Once upon a time, not so long ago, if you wanted to take photographs you had to buy film. This allowed you to take either 24 or 36 pictures before having to take it off to the chemist or camera shop for developing and buy yourself another film.
For the more frugal photographers the film they got back from the chemist may have had a Christmas at both ends and the summer holiday in the middle. For the more enthusiastic photographer, burning through film could be an expensive business. I went on holiday to Egypt in 2003 and film and developing added an extra £100 onto the cost of my holiday.
In either event, the patience required in waiting to see the fruits of your labours seems almost unimaginable in today’s world of instant digital images.
But this wasn’t the only limiting factor of film. Once you had chosen your film you were stuck with it until the end. If you chose yourself a 100 or even 50 ASA film to suit the sunny conditions, you had to hope that the clouds stayed away until you’d finished the film. This problem was even worse when trying to decide whether to shoot colour or black and white film.
I am rather partial to black and white photography: I did a course in Stroud to learn how to develop my own film and built myself a home darkroom, where I spent many an hour breathing in noxious chemical fumes. However, I could never fully commit to it and give up colour photography altogether.
My solution was to carry around two camera bodies, one loaded with colour and one with black and white film. But even then, I could never decide when to use which medium. Inevitably I ended up shooting everything in both.
Now all of that is much easier. You can blast away with the digital camera, changing ISO ratings from shot to shot as the mood takes you, and then use Photoshop to decide whether to render the picture in colour or black and white.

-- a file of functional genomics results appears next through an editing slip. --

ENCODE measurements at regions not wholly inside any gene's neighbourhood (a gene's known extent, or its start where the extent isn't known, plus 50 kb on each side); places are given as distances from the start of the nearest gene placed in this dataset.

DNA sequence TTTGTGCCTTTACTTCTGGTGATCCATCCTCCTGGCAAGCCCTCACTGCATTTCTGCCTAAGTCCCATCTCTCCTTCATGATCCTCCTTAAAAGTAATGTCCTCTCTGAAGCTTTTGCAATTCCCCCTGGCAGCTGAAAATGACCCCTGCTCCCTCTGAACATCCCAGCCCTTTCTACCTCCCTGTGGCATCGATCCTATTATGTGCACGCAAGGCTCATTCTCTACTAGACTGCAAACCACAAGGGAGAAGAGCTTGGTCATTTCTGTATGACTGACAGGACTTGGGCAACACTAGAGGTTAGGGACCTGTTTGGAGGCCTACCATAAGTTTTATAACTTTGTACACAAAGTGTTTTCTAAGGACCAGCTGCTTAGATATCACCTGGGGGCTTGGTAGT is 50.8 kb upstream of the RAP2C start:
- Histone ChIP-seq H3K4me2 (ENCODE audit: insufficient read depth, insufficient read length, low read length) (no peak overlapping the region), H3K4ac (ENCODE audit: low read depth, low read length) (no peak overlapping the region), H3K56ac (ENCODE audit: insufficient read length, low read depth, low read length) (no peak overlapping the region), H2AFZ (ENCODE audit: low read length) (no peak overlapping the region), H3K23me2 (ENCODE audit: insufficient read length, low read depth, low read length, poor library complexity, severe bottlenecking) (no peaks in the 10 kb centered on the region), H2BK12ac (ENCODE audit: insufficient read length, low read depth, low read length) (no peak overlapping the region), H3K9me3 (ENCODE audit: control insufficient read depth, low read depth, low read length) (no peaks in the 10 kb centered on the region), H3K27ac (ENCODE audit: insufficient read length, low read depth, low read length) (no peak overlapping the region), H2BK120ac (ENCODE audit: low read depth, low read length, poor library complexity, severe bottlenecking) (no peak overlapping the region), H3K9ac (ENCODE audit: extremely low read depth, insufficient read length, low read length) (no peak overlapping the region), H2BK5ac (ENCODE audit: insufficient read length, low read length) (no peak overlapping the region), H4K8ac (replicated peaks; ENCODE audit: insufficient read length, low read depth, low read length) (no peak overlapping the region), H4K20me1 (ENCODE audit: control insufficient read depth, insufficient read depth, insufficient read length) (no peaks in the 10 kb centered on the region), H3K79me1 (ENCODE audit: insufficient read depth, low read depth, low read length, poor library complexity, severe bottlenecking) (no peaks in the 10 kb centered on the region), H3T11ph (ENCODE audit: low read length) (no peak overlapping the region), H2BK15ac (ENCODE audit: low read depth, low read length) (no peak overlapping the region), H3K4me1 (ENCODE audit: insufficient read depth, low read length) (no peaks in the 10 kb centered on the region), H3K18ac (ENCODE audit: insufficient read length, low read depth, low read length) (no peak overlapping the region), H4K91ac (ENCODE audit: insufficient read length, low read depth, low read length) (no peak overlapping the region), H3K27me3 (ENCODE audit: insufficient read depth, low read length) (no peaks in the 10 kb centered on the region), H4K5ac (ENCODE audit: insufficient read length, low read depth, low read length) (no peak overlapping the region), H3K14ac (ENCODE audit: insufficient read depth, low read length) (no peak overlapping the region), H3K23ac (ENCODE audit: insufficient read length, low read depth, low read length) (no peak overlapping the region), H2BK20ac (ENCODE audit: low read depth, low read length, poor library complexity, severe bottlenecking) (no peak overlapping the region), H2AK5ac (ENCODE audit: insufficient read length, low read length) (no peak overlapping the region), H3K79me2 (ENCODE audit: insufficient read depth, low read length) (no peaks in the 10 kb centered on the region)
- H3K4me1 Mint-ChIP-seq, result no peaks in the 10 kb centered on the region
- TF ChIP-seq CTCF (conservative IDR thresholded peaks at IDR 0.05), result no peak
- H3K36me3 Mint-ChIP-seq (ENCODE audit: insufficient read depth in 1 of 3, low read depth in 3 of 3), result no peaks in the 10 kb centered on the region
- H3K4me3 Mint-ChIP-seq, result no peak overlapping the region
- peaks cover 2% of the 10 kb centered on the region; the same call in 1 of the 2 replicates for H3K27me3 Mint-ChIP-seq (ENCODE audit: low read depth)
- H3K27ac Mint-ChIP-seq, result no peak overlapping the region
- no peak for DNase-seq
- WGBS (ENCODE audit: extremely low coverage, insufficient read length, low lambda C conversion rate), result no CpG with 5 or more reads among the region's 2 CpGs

But I still have trouble deciding when to use which.
The problem is, once I start converting pictures to black and white, all images seem to lend themselves to the treatment. I find myself going monochrome mad, sometimes just in the (forlorn) hope of turning a rubbish picture into something decent.
As I have been trawling through my pictures lately I have come across this dilemma many times. Here are some examples where I think black and white has worked well – showing original image for comparison:
This picture of the Pillar and Lucy warehouse at Gloucester Docks looks like it could have been taken 100 years ago.
is was taken at the Prescott Hill climb last year; because of the old bikes I think the b&w treatment gives it a nostalgic 1960s feel and removes that distracting red background.
Initially I didn’t like his shot and am slightly worried that I have used b&w to save a rubbish shot, but I liked the concept of the nun queueing to get into the basilica and she stands out more in the b&w shot as the runners preparing for the marathon behind her are less prominent.
Still in Italy, these people are lounging outside the Town Hall building in Naples. The crop helps on the b&w picture, but I also think the monochrome treatment helps – I often like it on candid people shots.
Here are a few examples of where I thought it would work, but I’m not so sure:
This guy’s a regular at the Cafe Rene in Gloucester and I managed to catch this candid snap during the Blues Festival in 2011. I like the b&w shot – as I say, I like b&w for people pictures – but here I think it loses something as he is such a colourful character.
Still in Venice and same problem as previously, plus the colour of all that fruit is great.
So what do you think, to monochrome or not to monochrome?